Real talk: ingrown hairs hurt. Typically, the painful follicles are reserved for summertime talk because bikinis put them on display. But it’s important to note that ingrowns, which are hair follicles trapped by dead skin, can happen year-round. Anything from your shaving routine to those cute leggings could be to blame for the impossible-to-ignore bumps. So, what can you do about them? Here’s everything you need to know to get your bikini line under control.
Hair removal increases your chance of getting an ingrown.
Ingrown hairs occur when hair grows back into the skin instead of up and out to the surface. You risk getting an ingrown any time you remove hair via shaving, waxing, or plucking. And ladies with thick, coarse, or curly hair down there are more susceptible.
“Shaving often causes ingrown hairs and razor bumps, especially when too much pressure is applied as it will irritate the skin and cause hair to grow crooked,” Dr. Dennis Gross, dermatologist and founder of Dr. Dennis Gross Skincare, tells SELF. “Waxing can cause an imbalance in the hair follicle, which is subsequently unable to grow in its normal upward direction. And certain waxes can block hair follicles from exiting the shaft.”
But there are other factors that can cause hairs to get sidetracked.
Unfortunately, passing on the Brazilian isn’t always a guarantee you’ll be ingrown free. Any new hairs growing from under the skin’s surface can become trapped, too. “If you trim the hair versus removing it from the root, you’re less likely to get ingrowns,” Shobha Tummala, founder and CEO of Shobha, tells SELF. “However that’s not a guarantee. Ingrowns can happen regardless of the hair removal (or non-removal) you choose.” Tight-fitting clothes (like tights and leggings) and non-breathable fabrics can impede the hairs from freely growing out. And those thick winter moisturizers can block pores, adding to the chance of an ingrown hair.
If you’re going to shave down there, take your time.
Start in the shower, the steam helps soften hair and skin for a smoother shave. Shaving in a hurry can cause you to press down extra hard, but go easy on the pressure. It’s better to go over the area 10-15 times lightly than two-three times too hard. And make sure to shave in multiple directions always with the grain. Dr. Gross suggests using a gentle exfoliator before shaving to get rid of dead skin cells and help ingrown hairs return to the surface of the skin. Look for a body scrub or exfoliating pads to rub over the area.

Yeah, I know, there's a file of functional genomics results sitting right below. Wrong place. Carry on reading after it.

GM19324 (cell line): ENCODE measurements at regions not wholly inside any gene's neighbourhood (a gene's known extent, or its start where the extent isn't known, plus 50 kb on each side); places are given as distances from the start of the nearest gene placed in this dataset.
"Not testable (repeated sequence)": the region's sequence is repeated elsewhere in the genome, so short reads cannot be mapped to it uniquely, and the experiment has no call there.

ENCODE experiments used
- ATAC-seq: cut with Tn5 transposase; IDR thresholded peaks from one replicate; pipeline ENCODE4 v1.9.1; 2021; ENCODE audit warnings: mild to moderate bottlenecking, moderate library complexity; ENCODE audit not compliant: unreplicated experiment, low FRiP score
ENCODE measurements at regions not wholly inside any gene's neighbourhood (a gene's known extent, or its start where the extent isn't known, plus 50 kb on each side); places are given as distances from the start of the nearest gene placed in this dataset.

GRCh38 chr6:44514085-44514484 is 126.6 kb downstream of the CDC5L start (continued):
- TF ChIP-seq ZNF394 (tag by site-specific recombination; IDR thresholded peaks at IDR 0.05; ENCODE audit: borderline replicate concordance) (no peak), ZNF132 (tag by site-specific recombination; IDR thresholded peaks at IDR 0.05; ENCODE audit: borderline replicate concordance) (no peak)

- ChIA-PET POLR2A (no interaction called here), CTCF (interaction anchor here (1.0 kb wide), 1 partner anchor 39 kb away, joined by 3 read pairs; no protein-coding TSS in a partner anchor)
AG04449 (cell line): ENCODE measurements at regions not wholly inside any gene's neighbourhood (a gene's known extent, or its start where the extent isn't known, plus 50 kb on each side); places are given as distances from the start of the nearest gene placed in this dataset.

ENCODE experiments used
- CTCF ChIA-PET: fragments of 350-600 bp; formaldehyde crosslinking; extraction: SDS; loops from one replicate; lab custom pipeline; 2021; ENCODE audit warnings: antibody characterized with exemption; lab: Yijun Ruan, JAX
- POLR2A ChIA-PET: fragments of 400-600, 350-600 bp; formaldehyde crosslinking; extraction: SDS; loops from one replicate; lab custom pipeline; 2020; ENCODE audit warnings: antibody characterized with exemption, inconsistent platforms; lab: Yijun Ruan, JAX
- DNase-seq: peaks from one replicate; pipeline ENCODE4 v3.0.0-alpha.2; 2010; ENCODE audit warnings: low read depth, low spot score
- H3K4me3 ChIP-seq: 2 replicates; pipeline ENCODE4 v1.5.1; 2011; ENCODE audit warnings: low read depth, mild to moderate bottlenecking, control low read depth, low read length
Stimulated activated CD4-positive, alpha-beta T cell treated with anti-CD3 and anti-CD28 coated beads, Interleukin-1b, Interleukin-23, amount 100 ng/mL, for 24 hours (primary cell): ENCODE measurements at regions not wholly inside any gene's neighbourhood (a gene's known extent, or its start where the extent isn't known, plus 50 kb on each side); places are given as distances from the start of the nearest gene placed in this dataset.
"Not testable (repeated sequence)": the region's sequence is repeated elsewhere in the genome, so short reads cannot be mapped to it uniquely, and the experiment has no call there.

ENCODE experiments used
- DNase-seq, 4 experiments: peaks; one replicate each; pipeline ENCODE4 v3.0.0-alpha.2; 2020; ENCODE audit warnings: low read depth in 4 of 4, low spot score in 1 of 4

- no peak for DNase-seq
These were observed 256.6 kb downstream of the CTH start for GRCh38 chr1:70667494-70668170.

Use a shaving cream or oil to hydrate and protect the skin while shaving. Note that when shopping drugstore brands beware of ingredients that may irritate the skin, like artificial fragrance. “The super-strength may not always be the best option as it may dry out and irritate the skin. Make sure to keep the skin moisturized,” says Tummala.
If you get an ingrown, let it be.
If you get an ingrown, it’s best to leave it alone until the bump and redness disappear. Dr. Gross recommends using a warm compress, and eventually the hair will grow out on its own. You should also hold off on grooming the area (that means waxing, shaving, and plucking) until the ingrown has cleared up.
Never attempt to remove or pop ingrowns yourself.
While it’s easy to find YouTube videos demo’ing at-home ingrown hair removal, this isn’t something you ever want to do. Picking at ingrowns is a major no-no. It could lead to an infection or scarring. “Bacteria from your fingers/nails can spread possible infection and lead to further irritation,” says Tummala, and Dr. Gross agrees. “Ingrowns may become cystic (the hair coils up inside and keeps growing in a sac) and can potentially pinch a nerve. If the area becomes red and inflamed you should see a doctor at the first sign of an infection or severe pain.”
And you can get help from your dermatologist if it gets too bad.
Your dermatologist can prescribe topical antibiotic gels to prevent future ingrowns. If necessary, he or she can also surgically remove the ingrown hairs. If this is a recurring issue, Dr. Gross suggests speaking with your dermatologist or a licensed professional about laser hair removal. “It’s a more permanent option and prevents ingrown hairs from returning – if hairs aren’t growing, there can’t be ingrowns.”